Re-Review: Tyne Chease

Tyne Chease

Reformulated and improved artisan vegan cheeses. Now without soy. In our original review of Tyne Chease last year, we had to temper our disappointment that the cheeses weren't as good as we'd hoped they'd be. Ami got in touch last month to offer us the chance to test her new soya-free recipes, and we delightedly accepted!

We found the original cheeses had a distinct tofu taste, which is ok in tofu, but less desirable in cashew cheese. The tofu taste is now gone with these new cheeses.

Artisan Vegan Cheese - Tyne Chease

Ami sent us the new version of 'Original', plus the new Za'atar herb crusted cheese, which looks magnificent.

You'd be forgiven for thinking we'd replaced the above photo with a stock photo of some brie. The texture is definitely brie-like, with a firm outside yielding to an oozier softer centre. The texture has improved and is now smoother and creamier, while the flavour is a big improvement. The tanginess has been dialled down to a level that will appeal more widely. It's still recognisably Tyne Chease, but better.

Spread on a cracker or some crisp bread, the original flavour makes a great snack. The flavour is still strong enough to stand up to being in a sandwich too, especially good with a slice or two of tomato. We did try heating and grilling the cheese, but it had little effect other than warming it. You could bake these cheeses, but they're not really suitable for pizzas etc.

vegan cashew cheese

The za-atar cheese has a lovely thick crust of herby za-atar (we love za-atar). Surprisingly the herb flavour wasn't that strong once the cheese is sliced, as you only get a herby sliver down one edge. The base cheese in this case was slightly tangier than the original, perhaps being aged for longer. The acidity of the cheese was stronger than the za-atar flavour, while we'd have preferred the reverse to be true.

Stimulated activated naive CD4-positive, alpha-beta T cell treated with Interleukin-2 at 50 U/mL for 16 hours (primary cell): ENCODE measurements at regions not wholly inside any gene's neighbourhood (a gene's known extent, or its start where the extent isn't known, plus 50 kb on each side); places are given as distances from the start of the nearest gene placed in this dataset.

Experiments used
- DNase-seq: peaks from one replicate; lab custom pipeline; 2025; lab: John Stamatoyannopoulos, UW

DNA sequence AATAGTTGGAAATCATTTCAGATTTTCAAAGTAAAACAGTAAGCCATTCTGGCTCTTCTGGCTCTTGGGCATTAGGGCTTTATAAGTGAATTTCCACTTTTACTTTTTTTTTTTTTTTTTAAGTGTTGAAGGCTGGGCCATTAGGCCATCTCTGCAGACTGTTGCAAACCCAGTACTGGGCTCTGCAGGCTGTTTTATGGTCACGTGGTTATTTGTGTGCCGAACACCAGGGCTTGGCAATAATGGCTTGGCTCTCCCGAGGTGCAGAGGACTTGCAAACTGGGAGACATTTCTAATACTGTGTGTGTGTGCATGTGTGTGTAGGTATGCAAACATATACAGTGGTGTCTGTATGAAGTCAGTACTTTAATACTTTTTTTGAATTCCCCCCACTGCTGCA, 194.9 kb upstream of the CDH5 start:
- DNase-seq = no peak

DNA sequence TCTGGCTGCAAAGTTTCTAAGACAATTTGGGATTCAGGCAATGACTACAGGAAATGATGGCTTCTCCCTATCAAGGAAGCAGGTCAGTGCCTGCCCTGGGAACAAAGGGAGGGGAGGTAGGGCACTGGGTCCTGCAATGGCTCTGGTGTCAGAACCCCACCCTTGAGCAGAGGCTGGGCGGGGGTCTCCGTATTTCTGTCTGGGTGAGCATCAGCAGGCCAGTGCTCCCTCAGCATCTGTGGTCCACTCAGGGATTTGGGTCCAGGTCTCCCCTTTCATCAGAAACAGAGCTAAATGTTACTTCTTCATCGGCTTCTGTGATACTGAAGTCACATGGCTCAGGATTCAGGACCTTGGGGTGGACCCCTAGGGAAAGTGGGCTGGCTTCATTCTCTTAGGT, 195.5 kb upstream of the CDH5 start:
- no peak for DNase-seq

Nonetheless, when served up on a biscuit or cracker it's still a decent cheese. Again this cheese work well in a sandwich. We also put some in a white sauce topping for some baked pasta, where it served well to provide a cheesy crust.

Round Up

These Tyne Chease products have improved to the point where we can definitely recommend them. Our next review to come is from competitor Nutcrafter Creamery, whose cheeses are very similar, and it's probably a personal preference which brand you might prefer. Tyne Chease comes in a wide range of flavours and would make a great vegan cheese board.

What we'd really like to see though is a taster box available, perhaps with four quarters of different cheeses, or maybe some mini-wheels. The relatively high price of artisan cheese is putting people off from discovering them if they don't attend VegFest or similar events. It would be great to showcase these cheeses to wider audience.

You can buy Tyne Chease from their online shop

Veganoo Score: ★★★
Tyne Chease
The Good: Much improved, pleasant flavour
The Not-so-Good: Not very versatile

Footnote: Ingredients
Here are the ingredients panels from the packs we reviewed.

Ingredients: organic cashew nuts, water, probiotics, himalayan pink salt.
Ingredients: organic cashew nuts, water, za’atar spice blend (thyme, sumac, sesame seeds, salt), probiotics, himalayan pink salt.

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  1. Very good point about the taster boxes, I've been recommending the to my non-vegan dairy-allergy friends, but you're right in that it's a large investment for those that wouldn't find themselves at a vegan festival.

    1. Not sure if Tyne Chease attend non-vegan allergy events, but it's certainly a large part of the dairy-free market

  2. I was still really disappointed with both taste and texture of the original flavour, finding ir a bit disinfectanty and mealy

    1. Cashew cheese will always be a little mealy. We can see how you'd interpret the lemony tartness for something else too maybe.


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